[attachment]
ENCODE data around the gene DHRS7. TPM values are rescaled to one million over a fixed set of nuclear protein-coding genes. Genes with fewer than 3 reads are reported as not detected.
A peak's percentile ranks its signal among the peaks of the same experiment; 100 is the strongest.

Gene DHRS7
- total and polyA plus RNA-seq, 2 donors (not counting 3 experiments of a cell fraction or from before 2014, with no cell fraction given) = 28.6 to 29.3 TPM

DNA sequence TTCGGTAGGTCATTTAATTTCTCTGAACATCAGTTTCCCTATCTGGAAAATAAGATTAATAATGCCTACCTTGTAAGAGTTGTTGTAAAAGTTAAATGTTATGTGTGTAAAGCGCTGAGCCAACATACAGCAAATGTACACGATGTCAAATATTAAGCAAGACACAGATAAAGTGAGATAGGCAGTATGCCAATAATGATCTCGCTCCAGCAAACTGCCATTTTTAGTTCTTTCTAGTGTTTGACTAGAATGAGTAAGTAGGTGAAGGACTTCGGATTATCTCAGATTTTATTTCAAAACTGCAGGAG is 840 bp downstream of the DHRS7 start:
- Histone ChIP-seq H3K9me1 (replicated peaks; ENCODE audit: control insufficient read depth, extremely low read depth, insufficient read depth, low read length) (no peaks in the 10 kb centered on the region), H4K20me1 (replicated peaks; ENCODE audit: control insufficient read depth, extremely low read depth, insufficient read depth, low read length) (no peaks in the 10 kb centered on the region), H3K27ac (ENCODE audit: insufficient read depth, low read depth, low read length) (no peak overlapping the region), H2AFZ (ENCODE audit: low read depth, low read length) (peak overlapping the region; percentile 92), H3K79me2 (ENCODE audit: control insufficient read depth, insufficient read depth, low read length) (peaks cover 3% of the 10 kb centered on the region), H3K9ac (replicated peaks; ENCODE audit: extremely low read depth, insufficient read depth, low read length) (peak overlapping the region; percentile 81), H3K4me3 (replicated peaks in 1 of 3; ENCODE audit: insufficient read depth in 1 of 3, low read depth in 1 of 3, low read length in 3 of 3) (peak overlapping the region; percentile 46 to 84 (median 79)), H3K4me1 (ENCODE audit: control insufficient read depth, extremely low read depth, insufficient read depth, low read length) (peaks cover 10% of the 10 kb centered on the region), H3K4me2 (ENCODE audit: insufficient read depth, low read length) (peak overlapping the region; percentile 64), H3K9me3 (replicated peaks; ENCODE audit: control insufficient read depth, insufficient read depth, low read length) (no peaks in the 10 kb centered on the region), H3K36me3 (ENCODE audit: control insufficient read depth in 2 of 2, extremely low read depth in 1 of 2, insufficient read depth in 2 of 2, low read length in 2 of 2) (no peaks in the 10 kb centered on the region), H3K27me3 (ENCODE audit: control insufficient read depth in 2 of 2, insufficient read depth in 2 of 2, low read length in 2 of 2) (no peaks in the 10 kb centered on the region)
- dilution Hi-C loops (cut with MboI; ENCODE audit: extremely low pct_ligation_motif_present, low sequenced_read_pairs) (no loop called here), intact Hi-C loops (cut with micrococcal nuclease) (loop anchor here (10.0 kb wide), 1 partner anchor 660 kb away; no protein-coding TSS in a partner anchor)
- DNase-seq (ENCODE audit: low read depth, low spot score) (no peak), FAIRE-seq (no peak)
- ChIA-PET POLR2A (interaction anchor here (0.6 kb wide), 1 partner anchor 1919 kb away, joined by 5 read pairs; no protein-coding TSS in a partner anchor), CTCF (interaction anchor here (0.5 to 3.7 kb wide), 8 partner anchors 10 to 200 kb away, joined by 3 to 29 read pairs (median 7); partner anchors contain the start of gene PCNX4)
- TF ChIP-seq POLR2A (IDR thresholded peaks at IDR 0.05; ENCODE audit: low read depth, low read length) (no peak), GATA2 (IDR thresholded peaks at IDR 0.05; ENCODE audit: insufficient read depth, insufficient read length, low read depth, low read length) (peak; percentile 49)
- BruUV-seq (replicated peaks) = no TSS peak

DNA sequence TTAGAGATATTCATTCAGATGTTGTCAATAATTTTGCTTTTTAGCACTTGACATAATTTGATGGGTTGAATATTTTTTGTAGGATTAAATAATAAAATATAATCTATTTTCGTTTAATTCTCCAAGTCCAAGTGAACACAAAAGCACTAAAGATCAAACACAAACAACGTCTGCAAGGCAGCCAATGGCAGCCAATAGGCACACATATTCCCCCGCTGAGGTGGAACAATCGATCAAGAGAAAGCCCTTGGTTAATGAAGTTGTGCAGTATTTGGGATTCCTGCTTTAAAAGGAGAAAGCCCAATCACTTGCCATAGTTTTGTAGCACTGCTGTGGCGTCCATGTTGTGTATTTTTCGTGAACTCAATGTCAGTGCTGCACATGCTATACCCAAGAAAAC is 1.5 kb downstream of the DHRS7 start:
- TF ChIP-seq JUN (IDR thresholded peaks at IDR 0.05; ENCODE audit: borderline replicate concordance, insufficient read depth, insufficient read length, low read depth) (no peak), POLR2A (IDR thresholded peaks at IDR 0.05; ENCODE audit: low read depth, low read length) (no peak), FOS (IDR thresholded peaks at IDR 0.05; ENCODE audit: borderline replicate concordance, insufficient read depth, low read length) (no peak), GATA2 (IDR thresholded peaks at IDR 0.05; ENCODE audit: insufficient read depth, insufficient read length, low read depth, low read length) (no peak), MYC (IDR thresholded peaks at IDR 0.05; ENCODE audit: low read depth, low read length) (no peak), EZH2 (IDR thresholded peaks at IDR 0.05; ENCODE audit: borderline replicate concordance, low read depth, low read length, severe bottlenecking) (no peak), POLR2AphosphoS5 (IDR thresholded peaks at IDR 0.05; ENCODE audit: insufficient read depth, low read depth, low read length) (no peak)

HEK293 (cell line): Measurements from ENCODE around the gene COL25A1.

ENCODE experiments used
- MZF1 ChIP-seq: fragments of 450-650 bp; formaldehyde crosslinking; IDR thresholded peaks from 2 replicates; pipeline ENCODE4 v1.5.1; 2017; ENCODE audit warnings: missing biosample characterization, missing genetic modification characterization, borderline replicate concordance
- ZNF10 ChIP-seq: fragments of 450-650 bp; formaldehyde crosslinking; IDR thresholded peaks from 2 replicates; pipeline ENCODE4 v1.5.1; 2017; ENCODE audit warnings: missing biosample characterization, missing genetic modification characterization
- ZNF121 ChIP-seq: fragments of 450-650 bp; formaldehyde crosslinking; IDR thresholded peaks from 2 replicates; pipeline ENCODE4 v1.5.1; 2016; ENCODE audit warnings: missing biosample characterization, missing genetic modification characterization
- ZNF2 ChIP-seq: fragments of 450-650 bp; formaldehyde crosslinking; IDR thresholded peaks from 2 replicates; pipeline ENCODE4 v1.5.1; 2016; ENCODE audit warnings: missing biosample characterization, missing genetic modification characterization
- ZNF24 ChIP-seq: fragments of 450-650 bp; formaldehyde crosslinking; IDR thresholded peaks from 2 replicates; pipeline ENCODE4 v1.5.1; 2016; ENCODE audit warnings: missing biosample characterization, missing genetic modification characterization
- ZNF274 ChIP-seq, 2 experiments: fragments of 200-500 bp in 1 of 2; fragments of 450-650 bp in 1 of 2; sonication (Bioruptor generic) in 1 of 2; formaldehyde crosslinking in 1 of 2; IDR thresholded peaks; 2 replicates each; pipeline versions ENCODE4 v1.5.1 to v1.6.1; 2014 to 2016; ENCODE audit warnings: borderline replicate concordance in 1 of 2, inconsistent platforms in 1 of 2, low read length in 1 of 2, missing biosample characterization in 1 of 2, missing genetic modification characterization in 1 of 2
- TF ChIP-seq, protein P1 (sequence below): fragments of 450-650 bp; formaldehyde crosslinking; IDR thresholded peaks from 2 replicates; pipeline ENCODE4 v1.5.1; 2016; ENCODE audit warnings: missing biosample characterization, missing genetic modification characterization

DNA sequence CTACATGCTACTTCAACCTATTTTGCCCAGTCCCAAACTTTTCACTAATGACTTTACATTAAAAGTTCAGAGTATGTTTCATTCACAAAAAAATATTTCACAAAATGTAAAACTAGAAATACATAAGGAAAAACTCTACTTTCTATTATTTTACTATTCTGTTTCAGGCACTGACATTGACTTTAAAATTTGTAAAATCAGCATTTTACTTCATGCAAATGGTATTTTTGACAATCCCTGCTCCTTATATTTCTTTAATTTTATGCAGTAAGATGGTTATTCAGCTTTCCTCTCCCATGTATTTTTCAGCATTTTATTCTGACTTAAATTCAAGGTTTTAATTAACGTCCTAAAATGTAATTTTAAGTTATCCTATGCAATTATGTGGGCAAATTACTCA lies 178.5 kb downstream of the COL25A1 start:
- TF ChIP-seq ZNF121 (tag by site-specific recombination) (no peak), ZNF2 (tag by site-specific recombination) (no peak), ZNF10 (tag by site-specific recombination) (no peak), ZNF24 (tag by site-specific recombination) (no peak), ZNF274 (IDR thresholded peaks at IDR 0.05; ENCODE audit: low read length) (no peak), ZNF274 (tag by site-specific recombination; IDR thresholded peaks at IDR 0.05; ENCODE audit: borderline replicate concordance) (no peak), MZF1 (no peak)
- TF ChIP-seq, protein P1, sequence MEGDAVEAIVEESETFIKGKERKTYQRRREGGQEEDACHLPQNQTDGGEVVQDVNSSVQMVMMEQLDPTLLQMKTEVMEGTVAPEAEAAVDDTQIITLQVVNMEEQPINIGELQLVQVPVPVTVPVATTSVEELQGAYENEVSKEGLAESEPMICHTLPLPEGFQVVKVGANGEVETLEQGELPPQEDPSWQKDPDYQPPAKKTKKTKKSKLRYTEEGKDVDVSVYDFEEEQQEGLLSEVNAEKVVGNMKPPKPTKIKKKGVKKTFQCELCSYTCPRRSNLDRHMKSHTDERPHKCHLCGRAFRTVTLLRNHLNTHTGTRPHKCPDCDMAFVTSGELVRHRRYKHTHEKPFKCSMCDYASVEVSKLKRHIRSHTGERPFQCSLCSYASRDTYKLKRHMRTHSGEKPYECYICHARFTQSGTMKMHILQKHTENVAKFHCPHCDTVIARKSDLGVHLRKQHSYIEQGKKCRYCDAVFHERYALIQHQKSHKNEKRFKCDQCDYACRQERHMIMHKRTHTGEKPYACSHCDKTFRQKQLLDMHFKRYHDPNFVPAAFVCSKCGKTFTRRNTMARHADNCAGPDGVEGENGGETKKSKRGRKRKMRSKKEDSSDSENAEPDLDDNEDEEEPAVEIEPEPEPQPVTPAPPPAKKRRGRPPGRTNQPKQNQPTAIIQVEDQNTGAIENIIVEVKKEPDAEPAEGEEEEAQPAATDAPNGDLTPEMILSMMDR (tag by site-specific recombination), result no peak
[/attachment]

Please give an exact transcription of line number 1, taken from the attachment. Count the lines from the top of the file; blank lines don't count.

ENCODE data around the gene DHRS7. TPM values are rescaled to one million over a fixed set of nuclear protein-coding genes. Genes with fewer than 3 reads are reported as not detected.